The developed world has a love affair with refrigeration that spreads way beyond the domestic chiller: It's the backbone of the world's food supply industry, keeping food fresher for far longer than mother nature intended. But it could be about to ruin us.
Nicola Twilley has written a wonderful feature for Modern Farmer about the dangers of mass refrigeration, and how easily it can be affected by extreme weather events. After all, it's easy to forget, when you go pull a frozen chicken or bag of vegetables out of the supermarket chiller, that somewhere, these products are stored en masse inside industrial-scale refrigeration facilities—and increasingly, they're falling foul of natural disasters.
Twilley cites, for example, how 26 million pounds of chicken rotted at New Orleans Cold Storage when Hurricane Katrina struck; and how thousands of dollars' worth of fresh food went to waste when Hurricane Sandy hit. Note that 70 per cent of America's food supply is refrigerated at some point between origin and the dinner table (a stat mirrored across much of the western world), and it's easy to see that if mass refrigeration falters, we're stuffed. Or not, as the case may be.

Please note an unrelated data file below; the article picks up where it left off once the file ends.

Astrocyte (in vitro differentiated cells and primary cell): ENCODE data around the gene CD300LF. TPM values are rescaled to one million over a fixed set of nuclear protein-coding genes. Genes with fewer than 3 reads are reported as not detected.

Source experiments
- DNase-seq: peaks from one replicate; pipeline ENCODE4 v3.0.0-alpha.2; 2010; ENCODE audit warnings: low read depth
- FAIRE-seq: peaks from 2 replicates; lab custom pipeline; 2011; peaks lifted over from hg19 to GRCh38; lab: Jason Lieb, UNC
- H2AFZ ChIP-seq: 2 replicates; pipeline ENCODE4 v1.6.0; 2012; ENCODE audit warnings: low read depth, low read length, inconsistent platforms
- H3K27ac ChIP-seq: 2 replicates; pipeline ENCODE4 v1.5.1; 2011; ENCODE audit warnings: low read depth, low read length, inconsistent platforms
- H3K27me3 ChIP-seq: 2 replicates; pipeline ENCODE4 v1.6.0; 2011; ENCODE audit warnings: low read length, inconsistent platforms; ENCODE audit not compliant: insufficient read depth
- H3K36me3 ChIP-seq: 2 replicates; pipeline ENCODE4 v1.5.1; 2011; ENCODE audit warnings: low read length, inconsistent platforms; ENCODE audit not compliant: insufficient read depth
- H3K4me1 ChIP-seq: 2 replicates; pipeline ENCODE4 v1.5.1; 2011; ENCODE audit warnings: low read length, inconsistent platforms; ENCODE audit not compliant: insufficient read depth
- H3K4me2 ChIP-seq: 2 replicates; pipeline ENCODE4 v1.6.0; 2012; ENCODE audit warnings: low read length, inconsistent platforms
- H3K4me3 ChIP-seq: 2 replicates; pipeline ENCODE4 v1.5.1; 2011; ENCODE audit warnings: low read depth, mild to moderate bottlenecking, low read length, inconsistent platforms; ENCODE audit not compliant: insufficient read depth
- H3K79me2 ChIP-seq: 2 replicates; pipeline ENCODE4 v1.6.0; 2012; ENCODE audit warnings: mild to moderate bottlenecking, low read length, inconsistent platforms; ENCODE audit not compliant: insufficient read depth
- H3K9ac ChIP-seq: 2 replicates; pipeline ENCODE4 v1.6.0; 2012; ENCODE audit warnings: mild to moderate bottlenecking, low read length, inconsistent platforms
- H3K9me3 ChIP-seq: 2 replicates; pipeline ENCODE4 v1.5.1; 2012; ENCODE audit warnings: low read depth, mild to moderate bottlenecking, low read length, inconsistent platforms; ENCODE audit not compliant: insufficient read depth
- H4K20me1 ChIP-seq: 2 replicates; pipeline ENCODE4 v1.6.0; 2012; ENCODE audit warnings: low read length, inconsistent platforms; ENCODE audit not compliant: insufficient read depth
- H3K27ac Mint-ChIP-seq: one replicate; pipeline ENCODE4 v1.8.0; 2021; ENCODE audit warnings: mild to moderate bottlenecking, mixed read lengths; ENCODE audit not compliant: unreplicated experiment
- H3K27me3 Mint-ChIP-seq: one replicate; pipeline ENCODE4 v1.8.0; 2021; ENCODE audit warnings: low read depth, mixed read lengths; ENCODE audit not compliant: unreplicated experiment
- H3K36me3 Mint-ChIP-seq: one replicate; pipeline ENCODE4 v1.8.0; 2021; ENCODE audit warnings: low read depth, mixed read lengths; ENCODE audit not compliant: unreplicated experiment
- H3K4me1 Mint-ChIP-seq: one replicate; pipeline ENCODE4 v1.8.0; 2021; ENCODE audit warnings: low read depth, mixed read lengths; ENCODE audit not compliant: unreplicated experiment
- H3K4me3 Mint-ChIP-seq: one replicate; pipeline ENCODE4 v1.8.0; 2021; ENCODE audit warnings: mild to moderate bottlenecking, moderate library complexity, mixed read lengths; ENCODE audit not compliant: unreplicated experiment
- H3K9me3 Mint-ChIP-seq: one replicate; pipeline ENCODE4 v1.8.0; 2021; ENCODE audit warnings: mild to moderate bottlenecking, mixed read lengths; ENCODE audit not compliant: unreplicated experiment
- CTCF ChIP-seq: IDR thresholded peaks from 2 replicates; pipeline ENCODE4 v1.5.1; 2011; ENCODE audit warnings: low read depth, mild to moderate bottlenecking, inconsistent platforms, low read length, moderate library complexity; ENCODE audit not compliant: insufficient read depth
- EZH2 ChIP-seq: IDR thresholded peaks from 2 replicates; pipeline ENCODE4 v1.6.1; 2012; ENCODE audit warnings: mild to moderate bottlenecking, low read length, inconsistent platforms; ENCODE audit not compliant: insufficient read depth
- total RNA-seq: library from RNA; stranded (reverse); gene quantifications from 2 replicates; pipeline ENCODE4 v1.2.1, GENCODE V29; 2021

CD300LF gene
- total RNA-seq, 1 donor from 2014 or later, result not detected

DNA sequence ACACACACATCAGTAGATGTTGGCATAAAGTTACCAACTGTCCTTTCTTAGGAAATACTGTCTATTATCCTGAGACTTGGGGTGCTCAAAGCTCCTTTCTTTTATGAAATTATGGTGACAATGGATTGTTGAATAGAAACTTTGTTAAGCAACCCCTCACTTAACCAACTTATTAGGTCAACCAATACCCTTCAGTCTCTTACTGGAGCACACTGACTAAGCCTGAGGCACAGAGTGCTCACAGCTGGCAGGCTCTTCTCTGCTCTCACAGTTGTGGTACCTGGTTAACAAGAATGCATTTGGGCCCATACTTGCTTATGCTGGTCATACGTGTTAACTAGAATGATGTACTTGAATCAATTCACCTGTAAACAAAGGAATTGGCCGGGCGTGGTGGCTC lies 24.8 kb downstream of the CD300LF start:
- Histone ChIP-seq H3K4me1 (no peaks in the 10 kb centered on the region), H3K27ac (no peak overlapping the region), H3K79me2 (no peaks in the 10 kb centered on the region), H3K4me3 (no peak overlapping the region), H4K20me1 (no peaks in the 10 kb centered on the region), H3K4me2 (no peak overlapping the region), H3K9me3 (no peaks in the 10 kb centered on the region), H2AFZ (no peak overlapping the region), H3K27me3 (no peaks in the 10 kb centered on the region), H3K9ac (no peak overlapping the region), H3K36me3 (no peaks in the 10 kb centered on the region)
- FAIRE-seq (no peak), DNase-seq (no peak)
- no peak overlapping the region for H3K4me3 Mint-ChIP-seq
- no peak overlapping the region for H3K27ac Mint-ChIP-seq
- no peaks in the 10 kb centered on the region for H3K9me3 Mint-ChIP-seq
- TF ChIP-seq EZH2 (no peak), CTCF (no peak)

So, what's to be done? As Twilley points out, experts are just now coming to grips with the issue, with the city of New York only kicking off a project to work out what the weak links are in its food supply chain this very year. Ultimately, though, less predictable extreme weather events demand less reliance on refrigeration, or more robust infrastructure. Currently, it's just not clear how easy it is to make either happen. [Modern Farmer]
Image by Don Hankins under Creative Commons license